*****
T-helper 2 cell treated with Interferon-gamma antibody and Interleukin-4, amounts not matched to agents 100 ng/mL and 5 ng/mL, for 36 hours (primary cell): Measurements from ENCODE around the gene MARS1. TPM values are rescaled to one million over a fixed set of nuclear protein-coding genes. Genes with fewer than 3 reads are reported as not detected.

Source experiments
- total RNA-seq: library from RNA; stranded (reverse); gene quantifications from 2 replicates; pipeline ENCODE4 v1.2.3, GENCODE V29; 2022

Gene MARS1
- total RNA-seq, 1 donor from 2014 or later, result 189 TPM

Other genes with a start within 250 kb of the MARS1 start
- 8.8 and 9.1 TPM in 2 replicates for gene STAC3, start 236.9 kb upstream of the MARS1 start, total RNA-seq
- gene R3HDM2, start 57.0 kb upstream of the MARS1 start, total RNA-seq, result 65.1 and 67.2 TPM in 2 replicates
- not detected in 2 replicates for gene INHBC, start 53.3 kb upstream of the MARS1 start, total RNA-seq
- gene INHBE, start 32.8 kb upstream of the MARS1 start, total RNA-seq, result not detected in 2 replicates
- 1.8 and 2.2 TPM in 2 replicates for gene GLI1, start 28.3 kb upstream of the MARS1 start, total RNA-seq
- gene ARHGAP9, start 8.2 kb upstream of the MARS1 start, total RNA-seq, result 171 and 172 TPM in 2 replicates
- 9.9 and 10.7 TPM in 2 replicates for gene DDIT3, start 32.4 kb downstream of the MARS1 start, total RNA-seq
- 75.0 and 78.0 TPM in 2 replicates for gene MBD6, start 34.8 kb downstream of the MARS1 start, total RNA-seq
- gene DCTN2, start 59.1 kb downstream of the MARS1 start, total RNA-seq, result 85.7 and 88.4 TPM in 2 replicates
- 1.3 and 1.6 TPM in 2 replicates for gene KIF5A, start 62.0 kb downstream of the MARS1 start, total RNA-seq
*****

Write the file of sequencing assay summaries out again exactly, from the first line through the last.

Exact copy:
T-helper 2 cell treated with Interferon-gamma antibody and Interleukin-4, amounts not matched to agents 100 ng/mL and 5 ng/mL, for 36 hours (primary cell): Measurements from ENCODE around the gene MARS1. TPM values are rescaled to one million over a fixed set of nuclear protein-coding genes. Genes with fewer than 3 reads are reported as not detected.

Source experiments
- total RNA-seq: library from RNA; stranded (reverse); gene quantifications from 2 replicates; pipeline ENCODE4 v1.2.3, GENCODE V29; 2022

Gene MARS1
- total RNA-seq, 1 donor from 2014 or later, result 189 TPM

Other genes with a start within 250 kb of the MARS1 start
- 8.8 and 9.1 TPM in 2 replicates for gene STAC3, start 236.9 kb upstream of the MARS1 start, total RNA-seq
- gene R3HDM2, start 57.0 kb upstream of the MARS1 start, total RNA-seq, result 65.1 and 67.2 TPM in 2 replicates
- not detected in 2 replicates for gene INHBC, start 53.3 kb upstream of the MARS1 start, total RNA-seq
- gene INHBE, start 32.8 kb upstream of the MARS1 start, total RNA-seq, result not detected in 2 replicates
- 1.8 and 2.2 TPM in 2 replicates for gene GLI1, start 28.3 kb upstream of the MARS1 start, total RNA-seq
- gene ARHGAP9, start 8.2 kb upstream of the MARS1 start, total RNA-seq, result 171 and 172 TPM in 2 replicates
- 9.9 and 10.7 TPM in 2 replicates for gene DDIT3, start 32.4 kb downstream of the MARS1 start, total RNA-seq
- 75.0 and 78.0 TPM in 2 replicates for gene MBD6, start 34.8 kb downstream of the MARS1 start, total RNA-seq
- gene DCTN2, start 59.1 kb downstream of the MARS1 start, total RNA-seq, result 85.7 and 88.4 TPM in 2 replicates
- 1.3 and 1.6 TPM in 2 replicates for gene KIF5A, start 62.0 kb downstream of the MARS1 start, total RNA-seq